Meet the Catawbas

A romp through the North American countryside this time of year is quite enjoyable. So many plants are coming into bloom and life abounds everywhere you look. One particularly lovely sight to see is a large stand of catawba trees in full bloom. With their stunning display of large flowers all clustered onto spikes, it is no wonder why this genus has become such a popular landscaping choice. 

The genus name Catalpa is actually a derivation of the Muscogee word "kutuhlpa," which translates to "winged head". This is probably in reference to the winged seeds that emerge from the long, bean-like pods. Either way, these trees have an interesting story to be told that goes far beyond their horticultural use. 

North America has two native species of catawba, Catalpa bignonioides and Catalpa speciosa. When discovered by European botanists, the former was growing in a narrow swath of the southeast and the latter in an even narrower range near the confluence of the Ohio and Mississippi Rivers. As many of you realize, these trees do quite well when planted outside of these areas. This fact is not lost on botanists and ecologists and indeed many have speculated that the genus was undergoing a range contraction long before Europeans made it to the continent. An archaeological dig in West Virginia added some credence to this theory when evidence of Catalpa speciosa was found far from where this tree was originally thought to grow.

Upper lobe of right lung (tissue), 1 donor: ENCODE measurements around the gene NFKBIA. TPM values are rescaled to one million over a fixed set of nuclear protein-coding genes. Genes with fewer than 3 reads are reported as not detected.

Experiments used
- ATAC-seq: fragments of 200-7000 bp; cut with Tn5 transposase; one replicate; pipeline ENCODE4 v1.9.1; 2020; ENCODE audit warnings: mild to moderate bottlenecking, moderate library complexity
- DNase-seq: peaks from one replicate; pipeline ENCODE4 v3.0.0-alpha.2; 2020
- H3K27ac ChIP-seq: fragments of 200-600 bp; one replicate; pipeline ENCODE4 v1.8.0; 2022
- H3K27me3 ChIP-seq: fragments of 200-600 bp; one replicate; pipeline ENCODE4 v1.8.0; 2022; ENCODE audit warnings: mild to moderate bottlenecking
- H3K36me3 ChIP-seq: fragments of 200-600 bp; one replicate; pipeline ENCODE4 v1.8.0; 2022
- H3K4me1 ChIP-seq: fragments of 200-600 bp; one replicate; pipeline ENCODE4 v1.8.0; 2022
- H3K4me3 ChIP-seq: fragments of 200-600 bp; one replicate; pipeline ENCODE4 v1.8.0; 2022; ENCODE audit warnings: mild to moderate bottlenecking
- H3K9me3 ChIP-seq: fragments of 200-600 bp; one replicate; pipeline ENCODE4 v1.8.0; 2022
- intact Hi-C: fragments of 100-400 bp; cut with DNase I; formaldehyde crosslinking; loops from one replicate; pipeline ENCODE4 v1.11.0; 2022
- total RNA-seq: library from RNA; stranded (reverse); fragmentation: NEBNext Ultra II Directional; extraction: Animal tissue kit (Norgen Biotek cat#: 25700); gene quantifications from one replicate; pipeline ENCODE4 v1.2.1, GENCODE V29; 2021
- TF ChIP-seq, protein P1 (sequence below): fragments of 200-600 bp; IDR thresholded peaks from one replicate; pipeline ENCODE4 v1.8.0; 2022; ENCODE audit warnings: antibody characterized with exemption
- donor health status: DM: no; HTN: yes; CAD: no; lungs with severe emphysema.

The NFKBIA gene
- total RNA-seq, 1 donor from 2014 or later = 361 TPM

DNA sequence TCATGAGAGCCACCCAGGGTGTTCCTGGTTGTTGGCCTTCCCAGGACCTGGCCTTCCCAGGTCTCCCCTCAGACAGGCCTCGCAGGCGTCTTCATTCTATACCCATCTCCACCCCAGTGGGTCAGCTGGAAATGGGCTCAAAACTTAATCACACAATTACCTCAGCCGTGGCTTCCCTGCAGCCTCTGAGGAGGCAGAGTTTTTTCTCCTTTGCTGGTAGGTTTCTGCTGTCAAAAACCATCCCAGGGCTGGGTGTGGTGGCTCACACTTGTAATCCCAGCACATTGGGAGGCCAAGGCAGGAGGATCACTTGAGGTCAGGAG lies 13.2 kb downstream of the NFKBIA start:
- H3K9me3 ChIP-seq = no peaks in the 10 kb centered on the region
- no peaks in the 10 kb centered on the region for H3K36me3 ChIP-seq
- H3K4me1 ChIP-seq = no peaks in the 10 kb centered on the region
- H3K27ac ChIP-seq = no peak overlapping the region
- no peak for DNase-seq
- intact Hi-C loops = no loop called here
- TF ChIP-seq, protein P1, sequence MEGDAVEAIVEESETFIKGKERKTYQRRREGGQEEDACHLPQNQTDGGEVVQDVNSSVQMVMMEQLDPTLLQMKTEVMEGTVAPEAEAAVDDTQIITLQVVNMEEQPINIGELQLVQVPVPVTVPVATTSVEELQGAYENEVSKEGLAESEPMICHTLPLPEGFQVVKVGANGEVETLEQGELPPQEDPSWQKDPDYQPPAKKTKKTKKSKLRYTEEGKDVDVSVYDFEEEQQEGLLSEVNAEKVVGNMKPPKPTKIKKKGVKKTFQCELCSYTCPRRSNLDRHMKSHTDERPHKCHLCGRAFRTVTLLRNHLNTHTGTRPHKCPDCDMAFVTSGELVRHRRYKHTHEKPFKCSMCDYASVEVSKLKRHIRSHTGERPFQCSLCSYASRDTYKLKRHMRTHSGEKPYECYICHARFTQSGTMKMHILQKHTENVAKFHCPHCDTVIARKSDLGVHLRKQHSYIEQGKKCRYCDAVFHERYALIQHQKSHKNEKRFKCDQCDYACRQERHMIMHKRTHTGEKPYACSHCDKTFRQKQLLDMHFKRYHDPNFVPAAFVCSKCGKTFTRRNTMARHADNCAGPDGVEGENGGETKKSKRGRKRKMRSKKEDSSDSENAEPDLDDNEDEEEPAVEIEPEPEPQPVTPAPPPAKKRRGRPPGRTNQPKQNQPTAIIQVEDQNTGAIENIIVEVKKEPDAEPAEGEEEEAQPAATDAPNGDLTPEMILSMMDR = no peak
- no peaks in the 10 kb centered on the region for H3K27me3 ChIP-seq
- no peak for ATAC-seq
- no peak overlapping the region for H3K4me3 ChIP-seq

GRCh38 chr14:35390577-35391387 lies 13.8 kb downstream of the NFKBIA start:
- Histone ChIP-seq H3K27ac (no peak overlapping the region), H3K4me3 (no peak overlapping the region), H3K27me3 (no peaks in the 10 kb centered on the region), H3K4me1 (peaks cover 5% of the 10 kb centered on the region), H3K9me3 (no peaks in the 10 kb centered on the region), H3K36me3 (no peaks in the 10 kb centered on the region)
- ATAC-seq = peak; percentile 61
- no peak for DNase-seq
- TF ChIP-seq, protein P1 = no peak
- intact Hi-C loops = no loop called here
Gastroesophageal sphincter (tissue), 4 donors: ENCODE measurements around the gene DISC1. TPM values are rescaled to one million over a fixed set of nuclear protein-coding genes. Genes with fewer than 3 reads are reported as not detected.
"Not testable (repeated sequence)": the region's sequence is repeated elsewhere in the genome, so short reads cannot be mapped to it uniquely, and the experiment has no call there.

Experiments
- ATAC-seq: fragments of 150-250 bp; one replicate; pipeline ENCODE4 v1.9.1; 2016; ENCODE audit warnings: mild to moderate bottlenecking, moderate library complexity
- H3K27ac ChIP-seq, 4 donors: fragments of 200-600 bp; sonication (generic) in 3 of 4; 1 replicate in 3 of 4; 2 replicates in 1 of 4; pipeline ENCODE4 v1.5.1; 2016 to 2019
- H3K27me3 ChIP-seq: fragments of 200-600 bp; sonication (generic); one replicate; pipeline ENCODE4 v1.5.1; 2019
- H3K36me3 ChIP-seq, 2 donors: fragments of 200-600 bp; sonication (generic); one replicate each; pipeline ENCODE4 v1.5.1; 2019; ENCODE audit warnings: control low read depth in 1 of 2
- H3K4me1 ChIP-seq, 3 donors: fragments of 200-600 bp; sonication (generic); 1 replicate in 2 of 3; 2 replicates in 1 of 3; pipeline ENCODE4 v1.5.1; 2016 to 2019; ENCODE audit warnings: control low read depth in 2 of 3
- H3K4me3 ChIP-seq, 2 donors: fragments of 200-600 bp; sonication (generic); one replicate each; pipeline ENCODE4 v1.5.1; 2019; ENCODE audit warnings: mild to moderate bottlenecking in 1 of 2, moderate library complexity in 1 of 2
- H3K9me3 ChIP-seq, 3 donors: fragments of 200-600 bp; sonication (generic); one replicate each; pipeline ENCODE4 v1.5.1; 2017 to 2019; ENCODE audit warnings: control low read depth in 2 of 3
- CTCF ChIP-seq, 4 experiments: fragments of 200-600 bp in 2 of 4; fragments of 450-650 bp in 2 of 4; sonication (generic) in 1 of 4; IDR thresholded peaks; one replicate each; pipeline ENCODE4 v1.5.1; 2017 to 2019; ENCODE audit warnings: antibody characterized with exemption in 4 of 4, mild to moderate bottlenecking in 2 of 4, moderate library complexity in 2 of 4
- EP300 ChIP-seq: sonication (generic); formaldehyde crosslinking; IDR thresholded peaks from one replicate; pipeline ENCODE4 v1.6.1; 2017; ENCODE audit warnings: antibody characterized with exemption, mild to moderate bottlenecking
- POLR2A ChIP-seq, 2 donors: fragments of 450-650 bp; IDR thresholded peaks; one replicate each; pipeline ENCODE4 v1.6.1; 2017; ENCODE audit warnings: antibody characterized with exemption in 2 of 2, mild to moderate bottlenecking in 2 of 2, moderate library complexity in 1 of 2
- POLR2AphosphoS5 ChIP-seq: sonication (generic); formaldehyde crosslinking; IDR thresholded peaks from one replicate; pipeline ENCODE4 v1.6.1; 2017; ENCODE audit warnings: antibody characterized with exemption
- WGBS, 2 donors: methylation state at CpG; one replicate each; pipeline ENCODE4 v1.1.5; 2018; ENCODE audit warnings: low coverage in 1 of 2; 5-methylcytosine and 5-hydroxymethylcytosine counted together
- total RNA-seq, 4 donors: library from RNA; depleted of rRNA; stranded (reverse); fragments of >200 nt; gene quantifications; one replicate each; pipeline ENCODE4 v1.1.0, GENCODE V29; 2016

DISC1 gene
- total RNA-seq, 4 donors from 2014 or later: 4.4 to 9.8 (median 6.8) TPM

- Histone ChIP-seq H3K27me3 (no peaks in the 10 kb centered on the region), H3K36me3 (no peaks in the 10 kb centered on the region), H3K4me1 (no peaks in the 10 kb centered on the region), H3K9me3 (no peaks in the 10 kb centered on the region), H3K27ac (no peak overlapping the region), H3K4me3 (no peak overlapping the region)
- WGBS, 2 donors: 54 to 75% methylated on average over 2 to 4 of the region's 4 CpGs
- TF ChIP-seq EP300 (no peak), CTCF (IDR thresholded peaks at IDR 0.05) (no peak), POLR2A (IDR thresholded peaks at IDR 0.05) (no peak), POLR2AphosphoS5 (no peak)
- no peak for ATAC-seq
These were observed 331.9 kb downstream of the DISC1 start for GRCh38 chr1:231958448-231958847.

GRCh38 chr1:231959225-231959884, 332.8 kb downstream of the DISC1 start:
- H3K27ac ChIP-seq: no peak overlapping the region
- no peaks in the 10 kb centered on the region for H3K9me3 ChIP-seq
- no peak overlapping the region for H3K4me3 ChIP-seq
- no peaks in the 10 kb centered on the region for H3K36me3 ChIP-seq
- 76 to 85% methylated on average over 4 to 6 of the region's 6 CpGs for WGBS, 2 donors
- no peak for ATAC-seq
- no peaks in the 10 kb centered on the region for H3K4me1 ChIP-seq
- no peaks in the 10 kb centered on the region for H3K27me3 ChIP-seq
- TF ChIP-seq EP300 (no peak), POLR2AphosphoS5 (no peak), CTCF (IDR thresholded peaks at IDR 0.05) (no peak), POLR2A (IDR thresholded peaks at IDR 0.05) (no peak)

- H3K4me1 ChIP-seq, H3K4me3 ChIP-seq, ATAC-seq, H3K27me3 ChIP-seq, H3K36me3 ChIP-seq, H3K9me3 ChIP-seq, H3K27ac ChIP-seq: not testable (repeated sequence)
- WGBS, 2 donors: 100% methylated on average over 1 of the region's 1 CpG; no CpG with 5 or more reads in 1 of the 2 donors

Catawbas are the sole host for the larvae of the catawba sphinx moth (Ceratomia catalpae). Large infestations of these caterpillars can even defoliate the trees. Because of this, catawbas have evolved an interesting defense mechanism. The leaves of catawba have what are called extrafloral nectaries. These are glands that excrete sugary nectar. The nectar attracts ants. When the leaves sense damage from the catawba sphinx moth caterpillars, production of nectar increases dramatically. This focuses the ants attention towards leaves that are in need of defense. Because ants are so apt to defend a reliable food source, they quickly go to work on driving away the caterpillars. 

Photo Credit: [1]

Further Reading: [1] [2] [3] [4] [5]